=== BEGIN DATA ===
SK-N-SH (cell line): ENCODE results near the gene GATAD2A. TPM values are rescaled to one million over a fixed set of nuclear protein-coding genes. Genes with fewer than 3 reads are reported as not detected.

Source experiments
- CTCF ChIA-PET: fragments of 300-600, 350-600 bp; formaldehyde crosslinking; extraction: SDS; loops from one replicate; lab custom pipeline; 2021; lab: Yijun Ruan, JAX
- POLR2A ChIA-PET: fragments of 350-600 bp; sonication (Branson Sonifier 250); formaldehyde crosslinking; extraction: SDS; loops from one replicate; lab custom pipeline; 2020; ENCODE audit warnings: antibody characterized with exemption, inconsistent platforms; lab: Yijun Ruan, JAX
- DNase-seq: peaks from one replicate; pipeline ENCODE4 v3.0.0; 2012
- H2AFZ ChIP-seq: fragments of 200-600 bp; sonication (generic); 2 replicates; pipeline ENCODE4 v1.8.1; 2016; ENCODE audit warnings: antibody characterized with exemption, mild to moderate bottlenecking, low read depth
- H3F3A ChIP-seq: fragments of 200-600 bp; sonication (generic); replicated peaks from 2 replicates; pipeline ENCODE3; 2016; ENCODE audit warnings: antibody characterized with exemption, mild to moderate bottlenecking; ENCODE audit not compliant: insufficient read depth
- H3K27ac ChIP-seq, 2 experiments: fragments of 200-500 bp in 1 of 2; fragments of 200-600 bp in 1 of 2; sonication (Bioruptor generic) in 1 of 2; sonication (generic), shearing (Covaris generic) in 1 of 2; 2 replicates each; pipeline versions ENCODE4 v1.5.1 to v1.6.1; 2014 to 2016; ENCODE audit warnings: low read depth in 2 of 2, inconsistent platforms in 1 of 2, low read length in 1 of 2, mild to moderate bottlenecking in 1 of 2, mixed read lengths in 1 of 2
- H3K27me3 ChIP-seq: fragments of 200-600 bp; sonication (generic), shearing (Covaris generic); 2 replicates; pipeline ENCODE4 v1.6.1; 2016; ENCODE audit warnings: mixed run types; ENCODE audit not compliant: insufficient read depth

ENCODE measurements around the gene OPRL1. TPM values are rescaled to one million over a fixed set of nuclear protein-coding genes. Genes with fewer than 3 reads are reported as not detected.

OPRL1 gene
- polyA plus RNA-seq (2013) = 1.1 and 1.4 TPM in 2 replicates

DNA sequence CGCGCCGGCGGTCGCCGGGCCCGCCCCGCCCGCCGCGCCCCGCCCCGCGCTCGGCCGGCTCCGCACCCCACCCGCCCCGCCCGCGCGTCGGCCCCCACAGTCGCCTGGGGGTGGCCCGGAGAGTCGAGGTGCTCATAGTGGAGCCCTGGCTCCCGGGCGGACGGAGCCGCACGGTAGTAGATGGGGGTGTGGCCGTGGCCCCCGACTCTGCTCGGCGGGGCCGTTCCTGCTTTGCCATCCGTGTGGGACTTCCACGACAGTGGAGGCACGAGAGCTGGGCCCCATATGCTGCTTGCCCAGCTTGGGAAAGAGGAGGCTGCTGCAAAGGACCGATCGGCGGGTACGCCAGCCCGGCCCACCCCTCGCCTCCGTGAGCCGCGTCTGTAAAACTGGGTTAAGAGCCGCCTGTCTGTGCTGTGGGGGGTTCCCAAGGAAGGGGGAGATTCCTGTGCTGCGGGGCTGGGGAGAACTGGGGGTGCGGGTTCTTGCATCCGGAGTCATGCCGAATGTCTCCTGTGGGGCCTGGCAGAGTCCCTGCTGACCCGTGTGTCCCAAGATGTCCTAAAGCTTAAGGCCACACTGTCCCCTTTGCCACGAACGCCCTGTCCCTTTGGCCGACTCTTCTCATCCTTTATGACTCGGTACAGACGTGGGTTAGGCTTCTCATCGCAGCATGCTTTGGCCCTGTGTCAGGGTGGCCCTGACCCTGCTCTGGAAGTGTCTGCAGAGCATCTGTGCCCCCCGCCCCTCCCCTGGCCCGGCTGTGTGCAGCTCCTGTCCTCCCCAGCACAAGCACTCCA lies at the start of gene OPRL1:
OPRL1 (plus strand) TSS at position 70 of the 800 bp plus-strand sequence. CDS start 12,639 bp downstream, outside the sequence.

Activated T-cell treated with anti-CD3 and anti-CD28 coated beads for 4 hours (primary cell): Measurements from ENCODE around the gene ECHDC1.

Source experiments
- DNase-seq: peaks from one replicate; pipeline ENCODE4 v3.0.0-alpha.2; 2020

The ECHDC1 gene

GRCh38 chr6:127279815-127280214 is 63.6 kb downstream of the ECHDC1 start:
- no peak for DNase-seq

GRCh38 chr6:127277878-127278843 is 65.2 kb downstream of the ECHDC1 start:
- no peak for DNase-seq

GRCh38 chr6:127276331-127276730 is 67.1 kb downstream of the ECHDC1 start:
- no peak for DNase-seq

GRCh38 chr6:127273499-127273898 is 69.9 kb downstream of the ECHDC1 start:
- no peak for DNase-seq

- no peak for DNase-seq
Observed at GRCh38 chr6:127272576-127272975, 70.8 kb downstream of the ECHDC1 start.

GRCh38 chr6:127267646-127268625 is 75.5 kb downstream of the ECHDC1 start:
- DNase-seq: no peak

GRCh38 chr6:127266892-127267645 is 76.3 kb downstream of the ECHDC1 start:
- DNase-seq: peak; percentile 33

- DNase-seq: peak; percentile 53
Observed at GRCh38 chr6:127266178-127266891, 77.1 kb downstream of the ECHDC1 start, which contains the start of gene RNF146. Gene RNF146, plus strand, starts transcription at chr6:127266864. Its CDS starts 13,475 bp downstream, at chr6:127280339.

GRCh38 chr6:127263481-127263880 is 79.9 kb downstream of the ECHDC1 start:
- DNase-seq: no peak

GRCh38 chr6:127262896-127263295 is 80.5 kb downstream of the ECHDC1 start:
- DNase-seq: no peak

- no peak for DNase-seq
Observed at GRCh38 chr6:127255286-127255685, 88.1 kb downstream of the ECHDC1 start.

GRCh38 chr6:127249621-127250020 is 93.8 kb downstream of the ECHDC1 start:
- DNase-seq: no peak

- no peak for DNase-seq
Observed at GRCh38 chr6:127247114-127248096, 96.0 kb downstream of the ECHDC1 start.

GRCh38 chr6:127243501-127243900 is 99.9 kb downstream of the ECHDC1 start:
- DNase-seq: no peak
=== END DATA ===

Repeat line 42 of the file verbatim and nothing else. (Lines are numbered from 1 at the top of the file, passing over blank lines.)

- DNase-seq: no peak